Tedlar® Film Helps Architectural Structures Stand the Test of Time

Used as a laminate for architectural fabrics, metals and other materials, this film helps protect against dirt, weathering, fading, and more.

 

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Auckland Airport New Zealand

Architectural fabrics at Auckland Airport, New Zealand were developed by Seaman Corporation for extra strength and UV resistance using Tedlar®. Courtesy Seaman Corporation

“We believe that architects and designers should not only be concerned about how a building looks when it is new, but also how it looks as it ages,” says Frank Bradenburg, business director for architectural fabrics at Seaman Corporation. “They certainly don’t want one of their projects to look dirty and shabby in a few years, because their name stays on that project for the life of the building. That’s why for us it’s important that we collaborate with DuPont™ Tedlar®.”

Bradenburg is explaining why the company’s bespoke Shelter-Rite® architectural fabrics; are laminated with invisible Tedlar® polyvinyl fluoride (PVF) film created by DuPont that provides durable, long-lasting protection to any number of physical surfaces.

Seaman has used the product on projects of various scales and typologies, ranging from sports facilities to entertainment arenas. Striking examples include a large passenger shelter at Auckland Airport in New Zealand and a dramatic entrance canopy outside the Prisoner Wine headquarters at their renovated Franciscan Winery in California.

Auckland Airport New Zealand

Auckland Airport, New Zealand Courtesy Seaman Corporation

“We’ve been working with DuPont Tedlar® for almost 40 years and with them we pioneered the application of Tedlar® PVF films onto architectural fabrics,” explains Bradenburg. “We always try to encourage architects and designers to use translucent material to bring in natural light to a building and to use colored Tedlar®-covered panels to create patterns and depth to the exterior of the buildings. We ask them: ‘Why just build a boring white tent when you can design and build an architectural landmark?’”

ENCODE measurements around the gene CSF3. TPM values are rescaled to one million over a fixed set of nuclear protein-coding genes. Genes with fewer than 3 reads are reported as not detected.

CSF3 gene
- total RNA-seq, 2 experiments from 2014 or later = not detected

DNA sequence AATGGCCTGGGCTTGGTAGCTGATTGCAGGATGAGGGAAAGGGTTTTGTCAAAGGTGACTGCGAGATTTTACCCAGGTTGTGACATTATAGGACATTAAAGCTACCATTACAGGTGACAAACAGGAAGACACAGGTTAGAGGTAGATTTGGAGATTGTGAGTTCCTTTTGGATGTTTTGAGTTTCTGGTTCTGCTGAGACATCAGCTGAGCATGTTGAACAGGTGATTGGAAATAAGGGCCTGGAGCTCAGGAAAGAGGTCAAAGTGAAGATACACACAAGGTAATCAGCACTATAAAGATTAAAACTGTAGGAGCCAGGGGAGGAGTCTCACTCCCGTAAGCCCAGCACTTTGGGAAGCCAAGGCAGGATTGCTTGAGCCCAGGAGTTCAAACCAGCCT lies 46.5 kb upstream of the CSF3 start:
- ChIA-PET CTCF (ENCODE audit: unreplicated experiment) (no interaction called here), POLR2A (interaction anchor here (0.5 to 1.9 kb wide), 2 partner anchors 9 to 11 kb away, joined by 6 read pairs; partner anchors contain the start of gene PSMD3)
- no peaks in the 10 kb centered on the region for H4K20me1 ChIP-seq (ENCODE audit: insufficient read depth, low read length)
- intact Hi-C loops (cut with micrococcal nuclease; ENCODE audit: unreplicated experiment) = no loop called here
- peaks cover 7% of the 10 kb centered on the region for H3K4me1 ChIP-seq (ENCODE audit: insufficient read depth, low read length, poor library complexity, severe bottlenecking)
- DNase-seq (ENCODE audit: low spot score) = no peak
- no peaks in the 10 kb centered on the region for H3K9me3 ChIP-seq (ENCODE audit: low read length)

While best-known for its use in the manufacturing of backsheets for photovoltaic solar panels, and also commonly used in aircraft interiors, Tedlar® film is highly useful in the built environment. DuPont has taken material innovations of companies like Seaman to the next level, allowing architectural designs to last virtually forever.

According to global market manager Fallyn Flaherty-Earp: “Tedlar protective film gives architects the ability to create structures that retain their original design aesthetic for years. Some of the benefits of specifying Tedlar for exterior applications are it’s easy to clean and resistant to mold, mildew, and chemicals. The UV and hydrolytic stability also protects exterior surfaces from color fading, cracking, and corrosion.” Perhaps most importantly, Tedlar® is safe and environmentally friendly, non-reactive and inert, making it a long-lasting option that keeps future generations in mind.

Prisoner Wine 2

Architectural fabrics at the headquarters of Prisoner Wine in California are coated with Tedlar® for greater durability. Courtesy Seaman Corporation

In addition to these compelling technical qualities, it is the aesthetic benefits of Tedlar® that are most likely to excite those working in the architecture sector. “The advantage of using Tedlar® is that the building looks brand new as long as it exists, and the color is uniform on every part of building,” says Naosi Suzuki, a representative of Nippon Steel, which has used the product many times, including on laminated metal coil panels at Takayanagi Station in Kashiwa, Japan.

“It doesn’t need repainting and cleaning during the building’s lifetime. That results in lowering the total building maintenance cost, but it also means that our building will remain beautiful. That gives us great reassurance and comfort.”

A company known for constant innovation; DuPont isn’t resting on its laurels with Tedlar®. The brand is also developing a new clear film specifically for architectural exteriors that will allow  architects and designers even greater freedom.  “Imagine being able to create any design with any material and then protect it with a clear film so that it lasts upwards of 20 years. Customer testing is already underway, and we hope to introduce it officially to the market next year. Watch this space,” says Flaherty-Earp.

Olympus Digital Camera

The roofing shingles for this train station in northern Japan were made by Nippon Steel and laminated with Tedlar®; they look as fresh today as when they were installed 20 years ago. Courtesy Nippon Steel

Categories: Architecture